In the 1980s, David Birch found that firms with rapid revenue growth (Gazelles) were responsible for creating most new jobs. In an SBA funded 2008 study, “High-Impact Firms: Gazelles Revisited” (http://www.sba.gov/advo/research/rs328tot.pdf), Corporate Reach Board, LLC expanded on Birch’s work by adding an employment growth metric and investigating firms’ business lifecycles before, during, and after their four-year high growth period.
The study defines a “high-impact firm” as an enterprise with sales that double over the most recent four-year period and an employment growth qualifier of two or more over the same period. The employment growth qualifier equals the product of the absolute change in employment by the percentage change.
Some of their findings were counter to commonly held beliefs. High-impact firms are old (average age is 25 years), rare (represent only about 2 to 3 percent of all companies), and they account for almost all private sector employment and revenue growth. Another surprising finding is that high-impact firms exist in almost all industries, not just the high-tech industries, and they can be found in all geographic areas. The report goes on to say that most job losses occur in “low-impact” companies with more than 500 employees. Less than 3% of the high-impact firms were started in the prior four-year period, and only 3% of the firms died in the following four-year period.
The methodology employed in the study limits the ability to evaluate the impact of small start-up companies (many of which are under five years of age). However, it does allow an understanding of high-impact firms. Using this approach, Whittaker Associates was able to identify the high-impact firms within a potential client’s region and found 137 firms that had created over 11,000 jobs from 2007-2009 out of a total of 45,000 companies.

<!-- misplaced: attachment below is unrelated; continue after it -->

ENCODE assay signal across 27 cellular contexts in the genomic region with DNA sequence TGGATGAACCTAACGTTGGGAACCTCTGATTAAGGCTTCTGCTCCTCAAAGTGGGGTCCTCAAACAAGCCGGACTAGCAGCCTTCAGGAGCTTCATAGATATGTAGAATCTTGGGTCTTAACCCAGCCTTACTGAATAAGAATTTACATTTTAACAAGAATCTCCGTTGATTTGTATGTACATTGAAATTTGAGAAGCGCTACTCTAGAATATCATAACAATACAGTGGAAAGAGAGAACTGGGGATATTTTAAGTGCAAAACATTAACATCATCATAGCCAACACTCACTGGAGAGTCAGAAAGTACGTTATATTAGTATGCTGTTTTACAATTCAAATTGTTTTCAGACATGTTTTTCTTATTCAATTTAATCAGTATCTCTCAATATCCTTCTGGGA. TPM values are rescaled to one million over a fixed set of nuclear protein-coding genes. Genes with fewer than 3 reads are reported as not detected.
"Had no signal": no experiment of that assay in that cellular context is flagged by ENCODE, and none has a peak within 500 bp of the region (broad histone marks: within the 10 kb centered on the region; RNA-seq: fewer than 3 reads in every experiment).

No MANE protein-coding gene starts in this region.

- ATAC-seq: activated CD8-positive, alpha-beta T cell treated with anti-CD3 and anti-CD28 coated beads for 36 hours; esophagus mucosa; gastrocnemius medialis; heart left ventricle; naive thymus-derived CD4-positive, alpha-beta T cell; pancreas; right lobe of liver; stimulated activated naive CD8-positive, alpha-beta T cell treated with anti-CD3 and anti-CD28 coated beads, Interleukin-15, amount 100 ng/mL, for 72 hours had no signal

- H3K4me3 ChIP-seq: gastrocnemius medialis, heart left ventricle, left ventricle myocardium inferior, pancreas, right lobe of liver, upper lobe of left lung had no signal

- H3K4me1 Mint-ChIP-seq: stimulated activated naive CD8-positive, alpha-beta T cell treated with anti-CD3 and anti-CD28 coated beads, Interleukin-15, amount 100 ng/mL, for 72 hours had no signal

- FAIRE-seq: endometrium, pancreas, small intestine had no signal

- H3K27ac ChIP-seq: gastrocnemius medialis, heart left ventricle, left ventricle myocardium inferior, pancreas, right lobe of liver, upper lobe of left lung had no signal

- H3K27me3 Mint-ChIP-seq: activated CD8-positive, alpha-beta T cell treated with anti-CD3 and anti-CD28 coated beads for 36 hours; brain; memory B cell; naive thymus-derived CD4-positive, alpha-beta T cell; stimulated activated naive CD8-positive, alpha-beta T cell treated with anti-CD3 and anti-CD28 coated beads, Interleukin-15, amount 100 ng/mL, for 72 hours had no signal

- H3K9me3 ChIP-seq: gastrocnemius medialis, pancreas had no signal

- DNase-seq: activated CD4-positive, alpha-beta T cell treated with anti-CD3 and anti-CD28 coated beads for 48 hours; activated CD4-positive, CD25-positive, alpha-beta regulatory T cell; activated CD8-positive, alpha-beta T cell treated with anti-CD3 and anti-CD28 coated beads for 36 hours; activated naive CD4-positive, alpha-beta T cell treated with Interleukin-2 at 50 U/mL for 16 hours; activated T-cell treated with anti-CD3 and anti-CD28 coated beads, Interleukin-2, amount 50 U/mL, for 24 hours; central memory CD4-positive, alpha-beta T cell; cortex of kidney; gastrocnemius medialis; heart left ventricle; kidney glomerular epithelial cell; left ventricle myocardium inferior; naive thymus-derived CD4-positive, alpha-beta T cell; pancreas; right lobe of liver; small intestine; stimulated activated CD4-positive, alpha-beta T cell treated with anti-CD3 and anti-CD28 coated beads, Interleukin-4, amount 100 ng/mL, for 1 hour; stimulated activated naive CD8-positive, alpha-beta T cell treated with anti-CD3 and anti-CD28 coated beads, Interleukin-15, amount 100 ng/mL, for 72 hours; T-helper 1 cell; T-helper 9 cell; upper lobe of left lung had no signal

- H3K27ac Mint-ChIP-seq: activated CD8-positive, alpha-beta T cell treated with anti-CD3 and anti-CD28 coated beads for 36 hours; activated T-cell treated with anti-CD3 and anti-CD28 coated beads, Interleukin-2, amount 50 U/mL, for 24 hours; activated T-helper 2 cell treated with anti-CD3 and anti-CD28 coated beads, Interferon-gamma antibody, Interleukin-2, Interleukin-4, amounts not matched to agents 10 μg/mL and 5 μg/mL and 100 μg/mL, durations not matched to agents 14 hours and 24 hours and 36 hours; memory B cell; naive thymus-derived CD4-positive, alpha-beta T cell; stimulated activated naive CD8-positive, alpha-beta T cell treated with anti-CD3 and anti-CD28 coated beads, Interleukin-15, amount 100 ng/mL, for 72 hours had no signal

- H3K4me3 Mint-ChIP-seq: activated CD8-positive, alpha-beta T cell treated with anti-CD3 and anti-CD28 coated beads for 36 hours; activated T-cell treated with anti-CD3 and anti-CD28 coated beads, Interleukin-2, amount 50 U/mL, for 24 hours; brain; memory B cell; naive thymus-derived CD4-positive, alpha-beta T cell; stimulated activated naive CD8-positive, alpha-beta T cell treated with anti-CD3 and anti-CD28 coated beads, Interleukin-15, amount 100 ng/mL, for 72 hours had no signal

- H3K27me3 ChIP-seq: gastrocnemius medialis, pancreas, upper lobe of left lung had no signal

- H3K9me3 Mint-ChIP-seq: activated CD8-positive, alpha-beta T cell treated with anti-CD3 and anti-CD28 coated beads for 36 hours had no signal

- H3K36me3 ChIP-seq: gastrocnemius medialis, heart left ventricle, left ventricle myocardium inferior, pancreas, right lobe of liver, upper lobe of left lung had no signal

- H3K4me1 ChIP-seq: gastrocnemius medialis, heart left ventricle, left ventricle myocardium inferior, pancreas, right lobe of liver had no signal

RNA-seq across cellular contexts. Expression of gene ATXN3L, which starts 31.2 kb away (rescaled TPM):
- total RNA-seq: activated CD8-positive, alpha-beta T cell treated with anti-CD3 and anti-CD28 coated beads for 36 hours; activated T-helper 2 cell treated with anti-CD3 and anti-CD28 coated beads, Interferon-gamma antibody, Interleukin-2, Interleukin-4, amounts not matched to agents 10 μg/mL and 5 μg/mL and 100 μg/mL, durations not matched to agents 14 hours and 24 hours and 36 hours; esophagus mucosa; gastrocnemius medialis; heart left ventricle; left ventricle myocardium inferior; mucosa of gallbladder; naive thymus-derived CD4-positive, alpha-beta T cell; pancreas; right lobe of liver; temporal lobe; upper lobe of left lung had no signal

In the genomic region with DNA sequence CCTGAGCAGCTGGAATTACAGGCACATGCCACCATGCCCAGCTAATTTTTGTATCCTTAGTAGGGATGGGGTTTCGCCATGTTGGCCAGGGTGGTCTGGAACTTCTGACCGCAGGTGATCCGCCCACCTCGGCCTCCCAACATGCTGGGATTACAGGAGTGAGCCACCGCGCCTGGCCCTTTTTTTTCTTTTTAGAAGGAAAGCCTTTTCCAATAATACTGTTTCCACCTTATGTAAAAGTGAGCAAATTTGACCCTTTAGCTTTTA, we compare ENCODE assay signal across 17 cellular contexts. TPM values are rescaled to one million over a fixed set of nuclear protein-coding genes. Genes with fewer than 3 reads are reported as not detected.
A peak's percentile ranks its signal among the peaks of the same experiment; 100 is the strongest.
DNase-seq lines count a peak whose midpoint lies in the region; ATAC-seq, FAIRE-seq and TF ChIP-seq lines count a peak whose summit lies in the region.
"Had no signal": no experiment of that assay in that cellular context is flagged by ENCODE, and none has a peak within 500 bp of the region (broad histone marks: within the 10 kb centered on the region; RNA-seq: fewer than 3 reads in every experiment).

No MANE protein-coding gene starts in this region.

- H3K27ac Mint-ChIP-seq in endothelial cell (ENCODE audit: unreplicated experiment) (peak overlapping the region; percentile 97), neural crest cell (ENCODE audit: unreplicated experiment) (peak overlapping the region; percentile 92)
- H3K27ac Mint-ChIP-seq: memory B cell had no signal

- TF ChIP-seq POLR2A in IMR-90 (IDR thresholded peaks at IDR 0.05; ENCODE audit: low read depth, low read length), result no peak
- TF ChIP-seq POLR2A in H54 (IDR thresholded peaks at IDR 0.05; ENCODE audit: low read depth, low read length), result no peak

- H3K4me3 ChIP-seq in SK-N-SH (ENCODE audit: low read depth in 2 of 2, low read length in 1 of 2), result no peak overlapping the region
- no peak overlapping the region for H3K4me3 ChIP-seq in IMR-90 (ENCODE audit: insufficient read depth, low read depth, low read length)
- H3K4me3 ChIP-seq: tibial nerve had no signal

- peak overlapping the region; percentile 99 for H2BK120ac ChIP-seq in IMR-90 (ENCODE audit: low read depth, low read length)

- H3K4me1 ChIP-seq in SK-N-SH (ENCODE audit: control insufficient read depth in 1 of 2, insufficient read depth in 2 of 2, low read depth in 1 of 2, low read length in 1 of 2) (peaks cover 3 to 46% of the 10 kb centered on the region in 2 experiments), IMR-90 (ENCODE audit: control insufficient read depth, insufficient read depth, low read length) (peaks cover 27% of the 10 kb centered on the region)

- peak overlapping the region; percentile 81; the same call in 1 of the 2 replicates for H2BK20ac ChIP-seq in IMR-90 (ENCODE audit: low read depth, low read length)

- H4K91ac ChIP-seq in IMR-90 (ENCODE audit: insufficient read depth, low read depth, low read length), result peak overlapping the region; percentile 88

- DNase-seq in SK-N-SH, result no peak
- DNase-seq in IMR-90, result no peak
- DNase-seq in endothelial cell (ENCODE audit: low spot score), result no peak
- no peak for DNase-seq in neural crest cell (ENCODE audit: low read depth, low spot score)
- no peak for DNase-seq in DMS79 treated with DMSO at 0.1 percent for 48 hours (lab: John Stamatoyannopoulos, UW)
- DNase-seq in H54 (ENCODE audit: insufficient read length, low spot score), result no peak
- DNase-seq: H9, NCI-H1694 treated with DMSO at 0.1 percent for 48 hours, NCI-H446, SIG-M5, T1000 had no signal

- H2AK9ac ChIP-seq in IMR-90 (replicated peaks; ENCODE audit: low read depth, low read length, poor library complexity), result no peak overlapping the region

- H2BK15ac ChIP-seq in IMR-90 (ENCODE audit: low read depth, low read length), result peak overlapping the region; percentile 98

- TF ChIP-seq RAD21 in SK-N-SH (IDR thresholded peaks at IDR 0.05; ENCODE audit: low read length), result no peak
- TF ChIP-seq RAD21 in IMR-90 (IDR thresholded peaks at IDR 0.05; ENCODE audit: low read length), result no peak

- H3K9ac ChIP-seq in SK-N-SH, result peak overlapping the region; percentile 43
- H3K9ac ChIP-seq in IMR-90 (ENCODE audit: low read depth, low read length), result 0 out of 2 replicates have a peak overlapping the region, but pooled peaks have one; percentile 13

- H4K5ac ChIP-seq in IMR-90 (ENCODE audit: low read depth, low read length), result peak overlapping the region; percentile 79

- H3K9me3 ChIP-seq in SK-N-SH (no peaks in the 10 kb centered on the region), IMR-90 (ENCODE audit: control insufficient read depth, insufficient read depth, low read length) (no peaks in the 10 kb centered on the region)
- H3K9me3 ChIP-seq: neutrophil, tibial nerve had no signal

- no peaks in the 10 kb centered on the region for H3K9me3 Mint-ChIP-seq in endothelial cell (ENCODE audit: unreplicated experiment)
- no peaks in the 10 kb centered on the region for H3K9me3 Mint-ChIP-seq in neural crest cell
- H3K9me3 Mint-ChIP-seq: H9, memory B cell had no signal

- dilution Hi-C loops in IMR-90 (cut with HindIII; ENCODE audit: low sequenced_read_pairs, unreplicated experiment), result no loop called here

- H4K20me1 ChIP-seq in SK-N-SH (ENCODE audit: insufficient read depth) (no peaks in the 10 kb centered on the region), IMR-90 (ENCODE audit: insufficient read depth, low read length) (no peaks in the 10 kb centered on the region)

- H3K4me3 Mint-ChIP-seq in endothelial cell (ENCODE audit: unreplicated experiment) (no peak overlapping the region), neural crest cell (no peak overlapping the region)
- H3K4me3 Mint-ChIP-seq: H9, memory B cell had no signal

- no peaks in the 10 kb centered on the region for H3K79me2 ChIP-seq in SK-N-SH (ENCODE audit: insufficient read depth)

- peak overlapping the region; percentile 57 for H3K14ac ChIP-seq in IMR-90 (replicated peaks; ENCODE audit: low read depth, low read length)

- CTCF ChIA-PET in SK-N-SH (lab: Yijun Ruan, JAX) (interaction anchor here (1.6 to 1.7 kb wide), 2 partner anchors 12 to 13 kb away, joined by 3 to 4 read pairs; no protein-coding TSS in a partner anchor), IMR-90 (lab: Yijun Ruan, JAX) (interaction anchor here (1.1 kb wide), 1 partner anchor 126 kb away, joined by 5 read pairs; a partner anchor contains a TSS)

The stages of the corporate lifecycle are explained by the Adizes Institute. Dr. Adize has developed a web-based survey to help businesses conduct a self-assessment of the stage of their business lifecycle: http://www.adizes.com/corporate_lifecycle.html. Dr. Adize describes the cyclical nature of a growing business as it moves through repetitive patterns of behavior. The business is faced with new challenges at each stage, requiring new skills, and perhaps, even new leadership to continue its growth.
What is the implication of this recent study to development organizations? For one, it would indicate that it is important to understand who the high-impact firms within the region are, and what stage of their business lifecycle are they in. It also suggests that local development organizations would benefit from cultivating these high-impact firms as a priority in their overall economic development strategy.